Recently, Twitter was agog with a short but relatable tweet of a young lady (@Ojima4) – a tweet with content synonymous to what is known as the black tax in the southern parts of Africa. The black tax is a tradition so common that it earned a prominent spot in Trevor Noah’s “Born a Crime”, really beautiful book by the way.
To properly explain the black tax, we can lend the words of Gerald Mwandimbira of the Savings Institute, South Africa. In an interview with Vukuzenzele, a publication of the South African government, he said, “Black tax sees a person’s salary portioned off to support older parents or an extended family while trying to raise a young family.”
Further, he said, “This puts one’s responsibilities in a ‘sandwich’ and hence this is often called the sandwich generation. The sandwich generation supports the generation above them, as well as the generation below. Making it difficult for the sandwich generation to save, which will, in turn, pass this tax down to future generations.”
The consistent trend of difficulty with savings due to this “tax” can lead to a vicious cycle of generational dependence if not managed. Probably the root of this culture can be traced back to a common African saying — “It takes a village to raise a child”. Although there is a positive side to this saying, it also implies that enjoying success alone, as an African, is almost impossible.
This isn’t to say that there is anything noble in enjoying the benefits of your success on your own, especially without those that helped raise you, but when does sharing become harmful? When you find yourself not being able to take care of your necessities because you are too busy helping others, a line needs to be drawn. You need a balance to be able to sustain the help you lend out to others.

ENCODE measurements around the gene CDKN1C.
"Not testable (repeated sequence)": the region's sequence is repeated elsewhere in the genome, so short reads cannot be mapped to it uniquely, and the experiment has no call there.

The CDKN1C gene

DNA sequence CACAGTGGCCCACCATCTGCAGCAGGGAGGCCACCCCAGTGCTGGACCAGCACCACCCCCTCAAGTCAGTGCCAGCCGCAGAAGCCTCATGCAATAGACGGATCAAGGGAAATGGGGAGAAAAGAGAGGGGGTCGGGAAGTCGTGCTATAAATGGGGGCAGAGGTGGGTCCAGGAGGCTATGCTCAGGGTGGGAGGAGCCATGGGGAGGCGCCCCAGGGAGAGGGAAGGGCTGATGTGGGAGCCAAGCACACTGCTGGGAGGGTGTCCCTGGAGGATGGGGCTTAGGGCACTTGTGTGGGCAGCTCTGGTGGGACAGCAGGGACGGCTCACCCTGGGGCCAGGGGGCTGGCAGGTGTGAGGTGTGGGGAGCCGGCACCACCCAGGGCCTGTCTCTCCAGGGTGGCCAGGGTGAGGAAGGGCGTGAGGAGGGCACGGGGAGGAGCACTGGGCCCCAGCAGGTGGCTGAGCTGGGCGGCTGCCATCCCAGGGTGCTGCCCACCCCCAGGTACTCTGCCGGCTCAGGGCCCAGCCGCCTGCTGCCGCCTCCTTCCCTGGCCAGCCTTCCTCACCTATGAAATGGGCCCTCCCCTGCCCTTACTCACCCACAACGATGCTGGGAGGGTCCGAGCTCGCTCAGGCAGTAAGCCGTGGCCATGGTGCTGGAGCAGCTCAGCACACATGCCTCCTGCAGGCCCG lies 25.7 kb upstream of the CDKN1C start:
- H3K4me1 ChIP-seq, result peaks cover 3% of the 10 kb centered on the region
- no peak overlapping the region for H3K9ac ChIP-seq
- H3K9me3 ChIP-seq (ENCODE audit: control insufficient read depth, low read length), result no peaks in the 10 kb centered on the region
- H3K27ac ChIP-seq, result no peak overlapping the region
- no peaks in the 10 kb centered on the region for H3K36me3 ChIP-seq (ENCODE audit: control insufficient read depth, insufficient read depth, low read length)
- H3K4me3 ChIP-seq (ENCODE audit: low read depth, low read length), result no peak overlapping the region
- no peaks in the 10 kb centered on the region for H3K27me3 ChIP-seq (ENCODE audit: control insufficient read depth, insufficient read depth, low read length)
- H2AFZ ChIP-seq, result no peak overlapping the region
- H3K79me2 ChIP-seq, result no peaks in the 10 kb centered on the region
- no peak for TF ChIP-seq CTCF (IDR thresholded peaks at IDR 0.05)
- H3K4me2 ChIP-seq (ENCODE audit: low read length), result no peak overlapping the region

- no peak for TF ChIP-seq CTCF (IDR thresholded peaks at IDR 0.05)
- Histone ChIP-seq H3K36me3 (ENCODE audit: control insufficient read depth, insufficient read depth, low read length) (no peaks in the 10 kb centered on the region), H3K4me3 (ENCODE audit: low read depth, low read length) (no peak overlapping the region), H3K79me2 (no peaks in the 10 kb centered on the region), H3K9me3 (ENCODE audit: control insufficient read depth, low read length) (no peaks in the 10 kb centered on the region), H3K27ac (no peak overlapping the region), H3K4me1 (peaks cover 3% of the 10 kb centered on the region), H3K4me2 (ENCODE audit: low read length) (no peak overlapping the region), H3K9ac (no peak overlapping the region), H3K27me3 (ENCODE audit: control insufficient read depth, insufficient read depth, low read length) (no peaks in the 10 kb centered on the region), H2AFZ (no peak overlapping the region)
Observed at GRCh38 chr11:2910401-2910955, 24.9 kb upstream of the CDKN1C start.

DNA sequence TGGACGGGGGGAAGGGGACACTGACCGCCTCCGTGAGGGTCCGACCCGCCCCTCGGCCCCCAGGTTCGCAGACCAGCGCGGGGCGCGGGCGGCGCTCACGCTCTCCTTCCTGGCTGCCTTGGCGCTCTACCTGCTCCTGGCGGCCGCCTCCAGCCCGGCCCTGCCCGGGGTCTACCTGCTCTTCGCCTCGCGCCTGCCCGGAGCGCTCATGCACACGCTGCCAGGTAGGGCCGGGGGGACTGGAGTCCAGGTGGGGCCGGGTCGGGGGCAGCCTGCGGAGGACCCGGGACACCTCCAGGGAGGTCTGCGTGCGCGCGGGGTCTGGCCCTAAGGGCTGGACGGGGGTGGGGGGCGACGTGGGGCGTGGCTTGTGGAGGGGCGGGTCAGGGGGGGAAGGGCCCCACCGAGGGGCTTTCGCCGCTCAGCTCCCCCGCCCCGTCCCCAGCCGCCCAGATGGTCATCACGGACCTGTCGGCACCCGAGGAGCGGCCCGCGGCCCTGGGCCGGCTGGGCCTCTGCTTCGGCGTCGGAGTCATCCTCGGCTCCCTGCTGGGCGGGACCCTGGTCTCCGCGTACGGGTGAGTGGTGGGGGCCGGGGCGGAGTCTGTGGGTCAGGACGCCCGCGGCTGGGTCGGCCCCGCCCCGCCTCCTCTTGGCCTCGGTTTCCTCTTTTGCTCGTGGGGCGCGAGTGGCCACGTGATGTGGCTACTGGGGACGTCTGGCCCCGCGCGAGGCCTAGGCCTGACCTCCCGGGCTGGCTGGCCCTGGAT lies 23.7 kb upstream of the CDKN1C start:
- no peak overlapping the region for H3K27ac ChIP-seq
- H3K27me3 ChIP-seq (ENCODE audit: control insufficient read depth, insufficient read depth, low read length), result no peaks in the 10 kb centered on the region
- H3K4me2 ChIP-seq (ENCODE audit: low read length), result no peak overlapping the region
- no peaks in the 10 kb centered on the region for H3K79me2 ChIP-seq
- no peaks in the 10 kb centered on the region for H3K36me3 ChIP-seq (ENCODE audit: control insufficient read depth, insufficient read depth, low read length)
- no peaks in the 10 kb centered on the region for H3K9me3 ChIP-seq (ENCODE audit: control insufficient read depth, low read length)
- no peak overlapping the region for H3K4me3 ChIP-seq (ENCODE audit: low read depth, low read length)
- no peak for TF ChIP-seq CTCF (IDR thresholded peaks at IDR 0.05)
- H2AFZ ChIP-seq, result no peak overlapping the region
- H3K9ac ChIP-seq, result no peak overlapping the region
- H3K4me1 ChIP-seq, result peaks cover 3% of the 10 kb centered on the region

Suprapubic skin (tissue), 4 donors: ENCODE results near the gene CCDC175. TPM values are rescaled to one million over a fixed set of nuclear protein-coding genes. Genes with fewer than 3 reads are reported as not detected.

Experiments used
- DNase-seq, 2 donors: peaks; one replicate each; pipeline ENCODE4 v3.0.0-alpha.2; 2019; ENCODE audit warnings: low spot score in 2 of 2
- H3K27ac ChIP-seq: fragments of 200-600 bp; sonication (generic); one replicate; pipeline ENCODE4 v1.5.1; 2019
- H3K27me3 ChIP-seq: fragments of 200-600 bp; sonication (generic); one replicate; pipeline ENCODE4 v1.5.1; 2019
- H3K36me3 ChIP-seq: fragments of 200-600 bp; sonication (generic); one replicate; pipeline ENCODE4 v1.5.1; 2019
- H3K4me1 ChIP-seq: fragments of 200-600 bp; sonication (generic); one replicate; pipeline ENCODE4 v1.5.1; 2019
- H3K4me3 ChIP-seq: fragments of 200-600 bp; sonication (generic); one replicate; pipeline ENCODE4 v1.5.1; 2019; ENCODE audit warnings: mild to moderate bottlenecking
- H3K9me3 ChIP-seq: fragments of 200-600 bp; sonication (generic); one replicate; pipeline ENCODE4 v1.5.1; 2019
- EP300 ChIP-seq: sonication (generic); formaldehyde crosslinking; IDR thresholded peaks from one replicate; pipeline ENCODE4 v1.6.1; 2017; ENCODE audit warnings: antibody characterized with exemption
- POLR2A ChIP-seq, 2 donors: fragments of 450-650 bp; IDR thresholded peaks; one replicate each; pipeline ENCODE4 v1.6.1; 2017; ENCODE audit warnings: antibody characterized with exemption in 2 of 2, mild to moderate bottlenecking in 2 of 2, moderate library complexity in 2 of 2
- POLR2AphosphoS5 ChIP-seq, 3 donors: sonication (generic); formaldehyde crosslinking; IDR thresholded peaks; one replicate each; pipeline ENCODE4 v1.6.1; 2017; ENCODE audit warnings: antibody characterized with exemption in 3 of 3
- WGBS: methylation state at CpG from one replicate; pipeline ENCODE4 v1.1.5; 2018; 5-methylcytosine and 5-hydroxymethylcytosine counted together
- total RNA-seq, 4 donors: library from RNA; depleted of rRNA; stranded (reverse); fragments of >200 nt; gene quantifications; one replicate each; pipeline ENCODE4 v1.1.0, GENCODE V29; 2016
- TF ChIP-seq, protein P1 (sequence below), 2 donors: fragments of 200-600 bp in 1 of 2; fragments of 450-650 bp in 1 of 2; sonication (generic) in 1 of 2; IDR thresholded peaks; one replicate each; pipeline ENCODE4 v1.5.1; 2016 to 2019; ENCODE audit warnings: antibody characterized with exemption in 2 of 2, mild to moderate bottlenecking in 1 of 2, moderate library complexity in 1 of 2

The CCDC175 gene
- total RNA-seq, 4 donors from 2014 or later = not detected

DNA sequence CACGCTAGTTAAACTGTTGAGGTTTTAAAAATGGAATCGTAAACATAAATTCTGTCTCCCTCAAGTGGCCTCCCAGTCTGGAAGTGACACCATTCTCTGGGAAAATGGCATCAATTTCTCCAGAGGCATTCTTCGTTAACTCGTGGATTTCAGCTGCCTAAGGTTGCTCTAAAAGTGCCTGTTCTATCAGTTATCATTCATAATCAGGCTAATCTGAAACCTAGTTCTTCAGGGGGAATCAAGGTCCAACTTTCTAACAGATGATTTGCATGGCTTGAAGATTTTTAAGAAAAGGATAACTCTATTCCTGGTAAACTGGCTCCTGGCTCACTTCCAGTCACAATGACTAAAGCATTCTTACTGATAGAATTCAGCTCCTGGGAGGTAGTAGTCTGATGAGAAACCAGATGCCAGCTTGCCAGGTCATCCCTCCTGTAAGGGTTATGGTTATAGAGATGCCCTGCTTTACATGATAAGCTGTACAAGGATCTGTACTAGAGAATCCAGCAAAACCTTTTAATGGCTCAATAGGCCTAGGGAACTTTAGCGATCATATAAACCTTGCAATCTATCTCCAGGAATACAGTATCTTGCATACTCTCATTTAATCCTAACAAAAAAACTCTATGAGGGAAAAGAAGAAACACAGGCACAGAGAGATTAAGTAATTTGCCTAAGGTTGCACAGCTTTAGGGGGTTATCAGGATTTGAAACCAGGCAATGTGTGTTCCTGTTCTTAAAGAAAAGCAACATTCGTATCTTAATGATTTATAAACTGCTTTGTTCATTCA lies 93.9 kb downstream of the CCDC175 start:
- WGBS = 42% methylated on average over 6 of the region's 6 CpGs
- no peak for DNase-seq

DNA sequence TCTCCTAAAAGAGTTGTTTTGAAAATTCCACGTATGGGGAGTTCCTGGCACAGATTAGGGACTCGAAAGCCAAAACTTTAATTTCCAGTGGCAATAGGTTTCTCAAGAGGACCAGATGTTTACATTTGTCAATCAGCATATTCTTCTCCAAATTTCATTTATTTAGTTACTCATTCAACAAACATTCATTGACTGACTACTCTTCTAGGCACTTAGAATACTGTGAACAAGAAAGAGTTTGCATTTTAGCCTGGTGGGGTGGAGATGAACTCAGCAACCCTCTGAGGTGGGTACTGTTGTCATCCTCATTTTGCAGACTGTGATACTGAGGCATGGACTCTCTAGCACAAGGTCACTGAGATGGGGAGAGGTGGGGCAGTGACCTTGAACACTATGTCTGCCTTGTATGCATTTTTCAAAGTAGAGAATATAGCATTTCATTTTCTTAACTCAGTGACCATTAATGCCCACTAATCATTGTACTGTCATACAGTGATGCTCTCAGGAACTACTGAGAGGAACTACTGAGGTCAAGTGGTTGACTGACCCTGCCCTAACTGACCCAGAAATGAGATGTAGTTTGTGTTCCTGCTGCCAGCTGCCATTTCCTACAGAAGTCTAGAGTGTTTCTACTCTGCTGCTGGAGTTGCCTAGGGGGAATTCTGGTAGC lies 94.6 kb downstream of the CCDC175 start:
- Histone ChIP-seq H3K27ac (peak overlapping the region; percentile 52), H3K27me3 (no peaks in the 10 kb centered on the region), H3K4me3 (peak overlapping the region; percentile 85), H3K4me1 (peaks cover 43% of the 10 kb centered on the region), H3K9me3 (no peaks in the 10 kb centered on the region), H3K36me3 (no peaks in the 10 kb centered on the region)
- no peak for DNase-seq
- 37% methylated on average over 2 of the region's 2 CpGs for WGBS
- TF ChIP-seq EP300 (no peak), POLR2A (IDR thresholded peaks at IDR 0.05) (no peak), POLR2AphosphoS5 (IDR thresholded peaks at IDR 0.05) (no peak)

A number studies suggest that a majority of Africans are doing a poor job with savings and investments. Hence, sharing from what is probably not managed properly can only make things worse for the one who is being the good Samaritan. So the big questions are:
- How can you do better with your personal finances?
- How can you effectively juggle your needs and the needs of those who supported your development?
Answering the first question makes the solutions for the second a lot easier. Starting with the first, these are a few suggestions:
#1. Although the black tax is almost unavoidable, you have a right to keep the total value of your income to yourself. If this can happen without any violent face-off with family members, please make your income your personal business
#2. With your income well-guarded, commit to budgeting your income properly and building an emergency fund. An emergency fund should contain 3 to 6 months of your living expenses. In my next post, I will expand on the process of building an emergency fund.
On juggling your needs with those of others you love, you should consider the following suggestions:
#1. In your budget, set a cap for the black tax and stick to it. How do you stick to it? Pay yourself first and place up your savings and investments in locked accounts. Online wealth-tech platforms like Cowrywise can help automate savings into locked high-interest plans.
#2. Set a necessity test, one that will guide what you pay the black tax for. Items should border around survival needs — feeding, housing, schooling and health.
#3. Learn to say “no”. This is probably one of the most potent tools for preventing unplanned spending. If it isn’t a case that is a life-threatening one and doesn’t pass your budget or necessity test, kindly turn down the request. Saying no is a lot easier when you have first suggestion sorted.
A choice to manage the black tax will not only help you do better with your savings and build wealth, but it will also prevent you from becoming dependent on your children when you get older also. Do them a favour by making the right choices today.
AjetomobiFeranmi is an engagement strategist at Cowrywise. Cowrywise is a wealth-tech that commits to helping young Africans plan their finances and automate their savings and investments. You can follow the author on twitter–@A_Feranmi